Sometimes, all you need is to hear to be inspired is what other people have been through in order to be themselves.
James Lecesne, Amy Klobuchar, Maulik Pancholy, Gavin Grimm.
As a Latin American, these names meant nothing to me. Perhaps, the names will not mean anything to a teenager reading Nevertheless, We Persisted, either: the weight of experience and fame would be lost to them. It would also be possible to have heard of some of them and never have heard of the others.
Nevertheless, Nevertheless, We Persisted is important; not only because it provides a glimpse of a better future for struggling adolescents, but because it opens a tiny window of hope to each and every one of us.
When I was a senior in rural Ohio for my exchange student year, I only had two real friends: the librarian (who was way older than me) and my best friend: gay, smart, funny as hell, and an expert in ancient English Lore.
I would sit huddled with my best friend in the lunch room and we would talk as if we were in a Shakespearean play. We would laugh about books and D&D. We also went to prom together. We all knew he was gay, but he only came out openly once he was in college, far away from our little town, and I don’t blame him. Finding your true self is very hard and seems harder when you are in high school. That is where Nevertheless, We Persisted comes in.
This book has so many highlighted passages already, I’m having a hard time deciding which ones should go up and which ones are better to save for when you read the book yourself.
Here is the first one, written by U.S. Senator Amy Klobuchar:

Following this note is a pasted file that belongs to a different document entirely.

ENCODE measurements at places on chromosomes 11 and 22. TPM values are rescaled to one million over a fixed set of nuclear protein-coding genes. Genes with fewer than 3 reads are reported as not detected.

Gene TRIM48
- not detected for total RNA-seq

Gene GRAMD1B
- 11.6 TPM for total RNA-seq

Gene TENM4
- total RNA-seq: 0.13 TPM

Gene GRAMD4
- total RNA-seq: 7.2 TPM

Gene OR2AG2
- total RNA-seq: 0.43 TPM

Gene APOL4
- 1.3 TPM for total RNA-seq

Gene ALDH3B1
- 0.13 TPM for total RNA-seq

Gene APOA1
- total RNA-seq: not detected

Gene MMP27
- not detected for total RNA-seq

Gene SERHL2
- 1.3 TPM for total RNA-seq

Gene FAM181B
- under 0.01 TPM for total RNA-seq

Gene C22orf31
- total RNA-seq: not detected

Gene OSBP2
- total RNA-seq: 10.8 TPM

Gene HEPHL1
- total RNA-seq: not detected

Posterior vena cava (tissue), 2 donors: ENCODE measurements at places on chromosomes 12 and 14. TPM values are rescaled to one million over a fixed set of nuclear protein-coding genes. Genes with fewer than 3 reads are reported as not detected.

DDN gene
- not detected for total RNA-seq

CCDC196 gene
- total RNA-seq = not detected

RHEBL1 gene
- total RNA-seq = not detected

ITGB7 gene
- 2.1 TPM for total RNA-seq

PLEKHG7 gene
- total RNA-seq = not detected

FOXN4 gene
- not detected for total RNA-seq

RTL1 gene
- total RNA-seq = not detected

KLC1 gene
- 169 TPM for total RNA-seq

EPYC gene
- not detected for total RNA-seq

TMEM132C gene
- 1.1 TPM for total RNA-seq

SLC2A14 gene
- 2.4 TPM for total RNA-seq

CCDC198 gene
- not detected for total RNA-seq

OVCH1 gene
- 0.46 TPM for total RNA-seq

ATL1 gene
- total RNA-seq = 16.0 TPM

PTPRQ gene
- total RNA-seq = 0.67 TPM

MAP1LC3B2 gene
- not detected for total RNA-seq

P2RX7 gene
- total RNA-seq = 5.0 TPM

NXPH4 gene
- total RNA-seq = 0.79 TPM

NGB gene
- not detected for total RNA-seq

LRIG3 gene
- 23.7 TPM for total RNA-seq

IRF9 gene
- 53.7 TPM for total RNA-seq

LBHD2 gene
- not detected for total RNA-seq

“You see, obstacles don’t just challenge us. They change us. They shift the way we view the world, help us grow stronger, and even encourage us to make friends we might not otherwise have.”
This one is by Sally Khon, a CNN journalist:
“And I remember thinking: It all gets better. Not just being gay. Everything. Every second that I’m alive, I become more comfortable in my own skin, more okay with my own faults and foibles, more enthusiastic about my gifts and ambitions. And more genuinely proud, not because I bought pride at a store to put on myself, but from something from within. Eventually. With Time.”
Mathew Burgess is a writer:
“Nevertheless, we persist. And one of the things that sustains us is the hunch, the intuition, and eventually the knowledge, that we are not alone at all. This realization begins when insides begin talking to insides –whether the communication takes the form of a poem, a song, a conversation or an essay.”
I could keep going; I could tell you about Jess Mark, who after an accident taught himself to play wheelchair basketball; about drummer Nate Smith on his path to self-assurance; about Danielle Vabner and the terrible experience she went through at Sandy Hook when she lost her brother Noah, a five-year-old, in the shooting.
I could, but I won’t because you have to read this book, and give it away as a gift, and share it with the world.
Because it’s important. When we are young, we are navigating blind, in isolation, trying to fish for the few threads that will make it safer and better for us, for the threads that will give horizon to our life.
This book is one such a thread.
Nevertheless, We Persisted’ was released this week.
Genre: Teen and Young Adult Non-Fiction
Published by Knopf Books for Young Readers